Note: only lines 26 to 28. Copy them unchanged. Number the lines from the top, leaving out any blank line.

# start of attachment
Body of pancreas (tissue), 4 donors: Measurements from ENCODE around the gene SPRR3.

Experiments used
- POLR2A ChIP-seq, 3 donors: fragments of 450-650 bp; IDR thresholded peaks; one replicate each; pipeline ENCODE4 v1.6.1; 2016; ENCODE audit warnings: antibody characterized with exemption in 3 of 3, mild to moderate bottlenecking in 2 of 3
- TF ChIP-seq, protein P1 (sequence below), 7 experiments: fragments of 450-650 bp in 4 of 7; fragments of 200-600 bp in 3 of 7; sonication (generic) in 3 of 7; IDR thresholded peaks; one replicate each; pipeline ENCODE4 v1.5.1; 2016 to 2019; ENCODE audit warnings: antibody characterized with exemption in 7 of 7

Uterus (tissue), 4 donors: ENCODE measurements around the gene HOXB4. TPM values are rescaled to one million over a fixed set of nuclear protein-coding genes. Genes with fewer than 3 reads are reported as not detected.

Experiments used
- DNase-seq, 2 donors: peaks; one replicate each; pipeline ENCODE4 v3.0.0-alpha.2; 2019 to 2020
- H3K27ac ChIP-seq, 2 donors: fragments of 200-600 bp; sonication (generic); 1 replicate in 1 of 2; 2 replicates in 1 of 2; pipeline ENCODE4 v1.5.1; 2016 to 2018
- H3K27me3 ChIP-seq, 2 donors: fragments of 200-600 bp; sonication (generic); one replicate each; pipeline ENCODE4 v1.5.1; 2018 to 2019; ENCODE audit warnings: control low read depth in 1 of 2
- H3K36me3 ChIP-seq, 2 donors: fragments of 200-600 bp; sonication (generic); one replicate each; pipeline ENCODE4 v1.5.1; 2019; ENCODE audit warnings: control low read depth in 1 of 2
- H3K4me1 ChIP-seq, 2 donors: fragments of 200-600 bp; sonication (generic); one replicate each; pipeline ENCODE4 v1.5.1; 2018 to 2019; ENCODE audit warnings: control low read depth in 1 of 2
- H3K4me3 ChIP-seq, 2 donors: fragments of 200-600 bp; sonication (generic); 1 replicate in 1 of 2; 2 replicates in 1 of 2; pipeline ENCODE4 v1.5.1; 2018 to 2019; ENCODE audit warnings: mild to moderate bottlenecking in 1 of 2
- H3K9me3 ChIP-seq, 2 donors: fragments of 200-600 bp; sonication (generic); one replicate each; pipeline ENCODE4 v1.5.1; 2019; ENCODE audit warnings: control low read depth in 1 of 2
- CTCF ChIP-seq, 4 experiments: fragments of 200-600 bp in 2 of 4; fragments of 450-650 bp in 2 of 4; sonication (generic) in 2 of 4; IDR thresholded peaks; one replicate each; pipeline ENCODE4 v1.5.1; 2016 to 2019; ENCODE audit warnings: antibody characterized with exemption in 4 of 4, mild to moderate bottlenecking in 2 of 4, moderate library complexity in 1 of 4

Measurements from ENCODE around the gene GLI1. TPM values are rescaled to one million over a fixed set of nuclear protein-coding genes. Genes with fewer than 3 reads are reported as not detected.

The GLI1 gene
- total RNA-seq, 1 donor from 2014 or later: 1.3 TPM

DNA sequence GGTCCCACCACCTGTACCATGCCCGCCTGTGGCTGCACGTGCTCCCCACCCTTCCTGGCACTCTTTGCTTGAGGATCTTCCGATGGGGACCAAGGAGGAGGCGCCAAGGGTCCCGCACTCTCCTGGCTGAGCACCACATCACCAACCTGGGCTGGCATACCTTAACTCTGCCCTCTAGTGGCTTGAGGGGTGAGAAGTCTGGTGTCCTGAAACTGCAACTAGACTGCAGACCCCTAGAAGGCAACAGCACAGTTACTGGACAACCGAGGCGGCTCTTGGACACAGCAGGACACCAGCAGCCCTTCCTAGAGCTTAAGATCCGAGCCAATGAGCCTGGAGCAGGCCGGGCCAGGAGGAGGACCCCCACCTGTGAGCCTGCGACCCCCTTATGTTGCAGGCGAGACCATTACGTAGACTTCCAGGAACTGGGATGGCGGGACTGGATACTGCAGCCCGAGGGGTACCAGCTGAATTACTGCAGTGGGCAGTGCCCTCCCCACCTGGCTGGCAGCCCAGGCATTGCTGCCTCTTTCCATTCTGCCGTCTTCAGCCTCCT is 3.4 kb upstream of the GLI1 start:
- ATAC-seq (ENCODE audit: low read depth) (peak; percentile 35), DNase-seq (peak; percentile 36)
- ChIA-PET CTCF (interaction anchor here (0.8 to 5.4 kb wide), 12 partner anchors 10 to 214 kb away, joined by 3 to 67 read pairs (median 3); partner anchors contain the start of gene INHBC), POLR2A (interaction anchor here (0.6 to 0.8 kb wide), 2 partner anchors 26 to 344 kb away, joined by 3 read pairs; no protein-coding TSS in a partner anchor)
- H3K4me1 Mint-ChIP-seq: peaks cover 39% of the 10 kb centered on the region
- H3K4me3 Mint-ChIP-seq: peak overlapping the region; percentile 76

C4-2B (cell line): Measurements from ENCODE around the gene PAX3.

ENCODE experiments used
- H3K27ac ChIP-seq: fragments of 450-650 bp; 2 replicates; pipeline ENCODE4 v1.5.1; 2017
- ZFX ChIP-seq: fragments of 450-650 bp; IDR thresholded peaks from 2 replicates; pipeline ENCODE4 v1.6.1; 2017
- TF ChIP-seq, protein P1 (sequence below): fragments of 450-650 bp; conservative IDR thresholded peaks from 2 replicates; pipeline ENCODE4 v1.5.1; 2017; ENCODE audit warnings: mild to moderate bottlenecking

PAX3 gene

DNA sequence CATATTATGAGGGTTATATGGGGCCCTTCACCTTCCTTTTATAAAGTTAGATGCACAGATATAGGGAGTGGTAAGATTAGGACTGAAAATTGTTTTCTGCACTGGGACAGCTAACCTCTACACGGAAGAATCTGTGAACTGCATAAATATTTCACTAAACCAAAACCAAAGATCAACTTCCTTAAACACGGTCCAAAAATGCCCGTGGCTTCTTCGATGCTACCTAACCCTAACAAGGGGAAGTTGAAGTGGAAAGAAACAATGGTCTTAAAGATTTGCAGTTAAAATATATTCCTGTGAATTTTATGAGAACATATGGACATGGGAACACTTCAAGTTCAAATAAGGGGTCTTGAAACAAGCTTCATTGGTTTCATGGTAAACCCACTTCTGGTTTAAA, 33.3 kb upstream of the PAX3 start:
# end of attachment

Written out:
- ZFX ChIP-seq: fragments of 450-650 bp; IDR thresholded peaks from 2 replicates; pipeline ENCODE4 v1.6.1; 2017
- TF ChIP-seq, protein P1 (sequence below): fragments of 450-650 bp; conservative IDR thresholded peaks from 2 replicates; pipeline ENCODE4 v1.5.1; 2017; ENCODE audit warnings: mild to moderate bottlenecking

PAX3 gene